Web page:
Mindfulness: The Path to Dealing with Difficult Emotions

Thinking vs Feeling

Throughout history, thinkers have always been celebrated more than feelers. This cultural idea that rational is better than emotional has led some of us down a path of emotional unawareness. For most days, this may not be an issue, but what happens when difficult emotions arise?

When dealing with difficult emotions, one common aspect is the feeling of being out of control. Yes, sometimes emotions can be imbalanced and can lead to the potential harm of yourself or others but when in control, who says being emotional is irrational?

Mindfulness is the key to thoughtful emotions

In order to gain control of difficult emotions, a helpful tool is mindfulness. This tool helps create the ultimate safe space in which we can observe our emotions and notice how they manifest throughout our whole body. With practice, this awareness can lead to finding power within our emotions by thoughtfully responding, rather than reacting.

Where to start

In a podcast featuring Dr. Aziz Gazipura Psy.D, valuable tools to begin a journey of mindfulness were shared. Based on his research, these seven steps provide the framework to start grounding yourself in an understanding of your emotions and how to react to them in a mindful way:  

Step One: Become aware of the emotion

  • When you notice an emotion, fight the feeling of avoidance and give yourself time to pay attention. Bringing attention to the feeling helps you learn how exactly it affects you mentally and also physically. Whether it’s a knot in your stomach, your heart pounding, or the tightening of your throat, breathe and sit with it. Sit with the sadness, anger, guilt, anxiety, or whichever emotion you are experiencing. In this moment, your body is telling you key information about yourself and your surroundings.

Step Two: Agree to the emotion being there and label it

  • After becoming aware of the mental and physical aspects of your emotion, breathe and agree to staying in this state. Remember, agreeing to the emotion does not mean you like it.  Labeling the emotion out loud by saying, “this is anger,” or “this is anxiety” can help detach yourself from feeling powerless while still allowing you to stay in the present.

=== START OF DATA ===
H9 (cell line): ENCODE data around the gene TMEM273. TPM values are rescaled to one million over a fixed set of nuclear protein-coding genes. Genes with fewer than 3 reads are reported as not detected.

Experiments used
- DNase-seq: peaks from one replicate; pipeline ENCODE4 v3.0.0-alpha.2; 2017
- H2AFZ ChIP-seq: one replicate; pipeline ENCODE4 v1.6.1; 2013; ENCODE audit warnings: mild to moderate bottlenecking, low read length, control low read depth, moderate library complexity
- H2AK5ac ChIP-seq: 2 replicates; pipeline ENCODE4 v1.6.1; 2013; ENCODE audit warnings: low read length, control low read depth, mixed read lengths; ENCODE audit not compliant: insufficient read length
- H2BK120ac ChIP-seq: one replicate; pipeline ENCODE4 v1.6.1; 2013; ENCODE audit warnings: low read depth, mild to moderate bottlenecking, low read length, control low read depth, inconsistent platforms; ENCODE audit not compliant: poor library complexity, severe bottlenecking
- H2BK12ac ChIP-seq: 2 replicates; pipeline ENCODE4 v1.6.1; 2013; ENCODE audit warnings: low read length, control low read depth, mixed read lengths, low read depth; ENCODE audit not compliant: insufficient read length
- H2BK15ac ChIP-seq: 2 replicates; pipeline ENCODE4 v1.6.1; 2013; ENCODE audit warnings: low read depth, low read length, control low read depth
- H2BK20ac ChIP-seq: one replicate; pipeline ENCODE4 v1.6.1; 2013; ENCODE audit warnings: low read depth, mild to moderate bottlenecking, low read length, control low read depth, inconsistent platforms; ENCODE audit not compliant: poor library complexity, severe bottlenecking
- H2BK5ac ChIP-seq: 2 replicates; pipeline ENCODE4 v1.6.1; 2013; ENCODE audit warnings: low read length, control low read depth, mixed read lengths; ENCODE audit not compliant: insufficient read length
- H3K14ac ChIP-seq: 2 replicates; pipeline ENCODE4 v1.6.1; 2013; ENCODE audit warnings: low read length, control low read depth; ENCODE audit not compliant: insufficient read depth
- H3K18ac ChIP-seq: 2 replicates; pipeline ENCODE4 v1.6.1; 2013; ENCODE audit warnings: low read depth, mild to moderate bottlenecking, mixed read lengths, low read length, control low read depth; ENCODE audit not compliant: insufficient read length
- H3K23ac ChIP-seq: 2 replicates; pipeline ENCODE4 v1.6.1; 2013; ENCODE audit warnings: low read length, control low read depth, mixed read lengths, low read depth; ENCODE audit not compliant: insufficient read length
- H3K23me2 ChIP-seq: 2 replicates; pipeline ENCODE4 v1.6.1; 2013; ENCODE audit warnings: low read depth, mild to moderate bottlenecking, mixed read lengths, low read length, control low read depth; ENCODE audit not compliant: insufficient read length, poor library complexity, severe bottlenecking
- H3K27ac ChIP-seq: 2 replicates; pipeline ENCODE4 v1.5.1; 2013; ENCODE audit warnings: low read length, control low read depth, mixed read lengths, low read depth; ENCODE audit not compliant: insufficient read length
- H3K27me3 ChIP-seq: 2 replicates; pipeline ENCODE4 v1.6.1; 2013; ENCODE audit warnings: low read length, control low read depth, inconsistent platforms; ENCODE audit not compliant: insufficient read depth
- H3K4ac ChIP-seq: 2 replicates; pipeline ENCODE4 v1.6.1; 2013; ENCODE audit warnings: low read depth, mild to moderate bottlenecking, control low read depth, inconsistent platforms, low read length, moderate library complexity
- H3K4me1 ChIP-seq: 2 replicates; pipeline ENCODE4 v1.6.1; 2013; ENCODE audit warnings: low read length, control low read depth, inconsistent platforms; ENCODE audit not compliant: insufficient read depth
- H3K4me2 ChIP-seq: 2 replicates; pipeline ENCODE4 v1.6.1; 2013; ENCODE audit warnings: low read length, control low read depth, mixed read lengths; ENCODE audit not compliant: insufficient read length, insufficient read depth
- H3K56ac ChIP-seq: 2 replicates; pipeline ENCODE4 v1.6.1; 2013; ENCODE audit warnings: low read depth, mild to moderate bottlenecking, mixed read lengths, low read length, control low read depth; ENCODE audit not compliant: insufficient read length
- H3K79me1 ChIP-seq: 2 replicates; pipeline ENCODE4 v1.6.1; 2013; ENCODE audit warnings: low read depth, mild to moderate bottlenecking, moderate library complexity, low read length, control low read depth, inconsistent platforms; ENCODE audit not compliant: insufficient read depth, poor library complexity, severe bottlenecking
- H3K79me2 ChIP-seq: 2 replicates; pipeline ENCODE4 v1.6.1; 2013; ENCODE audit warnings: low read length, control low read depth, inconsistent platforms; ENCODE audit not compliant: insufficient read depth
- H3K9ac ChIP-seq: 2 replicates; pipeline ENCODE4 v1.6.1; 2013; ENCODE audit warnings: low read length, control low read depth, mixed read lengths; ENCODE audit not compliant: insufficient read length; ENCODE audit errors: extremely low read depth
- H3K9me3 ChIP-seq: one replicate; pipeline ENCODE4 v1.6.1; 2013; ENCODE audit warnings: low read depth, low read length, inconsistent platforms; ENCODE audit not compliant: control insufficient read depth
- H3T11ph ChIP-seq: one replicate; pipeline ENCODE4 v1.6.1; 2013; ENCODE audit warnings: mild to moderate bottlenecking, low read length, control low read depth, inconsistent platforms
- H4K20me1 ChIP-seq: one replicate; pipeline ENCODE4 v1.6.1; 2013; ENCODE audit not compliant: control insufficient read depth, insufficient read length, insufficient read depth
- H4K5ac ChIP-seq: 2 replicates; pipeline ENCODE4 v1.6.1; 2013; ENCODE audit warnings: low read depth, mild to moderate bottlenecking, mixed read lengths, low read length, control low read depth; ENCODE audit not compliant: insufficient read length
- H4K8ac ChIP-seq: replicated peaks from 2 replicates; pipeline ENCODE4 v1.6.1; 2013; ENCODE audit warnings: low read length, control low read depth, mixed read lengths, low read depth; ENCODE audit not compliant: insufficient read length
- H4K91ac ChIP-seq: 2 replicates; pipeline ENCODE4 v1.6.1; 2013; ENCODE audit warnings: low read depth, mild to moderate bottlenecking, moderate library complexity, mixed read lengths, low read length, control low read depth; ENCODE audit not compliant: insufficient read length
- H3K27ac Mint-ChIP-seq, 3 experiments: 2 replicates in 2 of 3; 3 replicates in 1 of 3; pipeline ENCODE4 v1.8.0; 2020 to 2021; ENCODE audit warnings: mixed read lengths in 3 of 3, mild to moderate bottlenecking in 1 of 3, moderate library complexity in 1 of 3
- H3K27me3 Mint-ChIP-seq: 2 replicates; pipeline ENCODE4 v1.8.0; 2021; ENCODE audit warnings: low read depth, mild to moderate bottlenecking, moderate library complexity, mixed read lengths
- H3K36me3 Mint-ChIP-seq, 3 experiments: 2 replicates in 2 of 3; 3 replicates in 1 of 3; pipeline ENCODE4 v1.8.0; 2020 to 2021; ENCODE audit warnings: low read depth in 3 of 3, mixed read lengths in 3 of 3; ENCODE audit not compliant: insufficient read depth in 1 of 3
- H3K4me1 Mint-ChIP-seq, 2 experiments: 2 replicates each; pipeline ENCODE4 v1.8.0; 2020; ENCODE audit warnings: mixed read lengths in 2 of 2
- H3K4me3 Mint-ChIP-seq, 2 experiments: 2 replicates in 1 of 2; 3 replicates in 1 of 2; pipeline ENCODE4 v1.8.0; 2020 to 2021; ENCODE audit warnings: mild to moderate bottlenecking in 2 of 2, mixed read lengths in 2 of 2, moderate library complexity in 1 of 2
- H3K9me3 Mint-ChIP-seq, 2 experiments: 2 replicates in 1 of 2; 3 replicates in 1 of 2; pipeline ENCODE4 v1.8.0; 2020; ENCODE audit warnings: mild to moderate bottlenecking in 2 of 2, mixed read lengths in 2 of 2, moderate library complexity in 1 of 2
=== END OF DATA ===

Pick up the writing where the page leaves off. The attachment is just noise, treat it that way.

Step Three: Allow yourself to feel the emotion

  • With each breath, remind yourself, “I’m okay with this emotion.” You may not like it but with time, this allows you to sink deeper into the radical acceptance of your emotions. Being open to the discomfort, with practice, leads to a safe space full of awareness and compassion towards yourself.

Step Four: Surrender to the emotion

  • Typically, we feel our emotions for a long time before accepting them. However, avoidance tends to make things worse. When you remind yourself that emotions are temporary, it gives them the freedom to resolve. Try asking yourself:
  • “What and where is this feeling?”
  • “What do I need now?”
  • “How can I nurture it?”

Step Five: Explore the feeling

  • After surrendering, to gain a deeper awareness of the feeling, explore the different parts of it. The founder of PCBT
  • ‍suggests asking yourself:
  • “What triggered me?”
  • “What is causing me to feel this way?”
  • “What is the discomfort I’m experiencing and where can I feel it?”
  • This self reflection highlights the root of the difficult emotion from within your individual experience.

Step Six: Honor yourself, respect and embrace the emotion

  • When difficult emotions like sadness or anxiety arise, a typical response is to hate them. This dangerous habit can lead to depression. The less we respect our emotions, the less in control we feel. When we honor and respect our emotions, we build the strength to understand and thoughtfully respond to them.

Step Seven: Embrace the feeling

  • With breath and attention, show yourself compassion. Letting go of the need to control your emotions will balance the rational and the emotional mind.

Starting to practice mindfulness in your life can be hard on your own. Fortunately, you don’t have to do it all by yourself. The therapists here at PCBT are well equipped to help you along this journey by incorporating mindfulness practices with CBT. Additionally, here are some helpful apps to get you started:

    UCLA Mindful
    –Developed by the Mindful Awareness Research Center at the University of California, Los Angeles (UCLA), the app features different types of meditation in both English and Spanish.  
    Healthy Mind Program
    –Founded by neuroscientist Dr. Richard Davidson, the founder of  the research institute
    Center for Healthy Minds
    At the University of Wisconsin-Madison, this app combines neuroscience and research-based techniques with meditation training to help increase overall well-being.

While there’s no straight path, the inner work done through mindfulness can lead to a life of emotional freedom.  By diving deep into who you are as a person, this will give you the power to deal with difficult emotions. The important thing to remember is that mindfulness is a journey. As always, give yourself grace when traveling along.  

About The Author

Rudairo Segbeaya is a Board Certified Behavior Analyst and Pacific CBT’s Office Manager. Rudairo received a Bachelor's degree in Psychology from the University of San Francisco in 2018. In 2021, she later received a Master’s degree in Special Education with an emphasis in Applied Behavior Analysis from Arizona State University.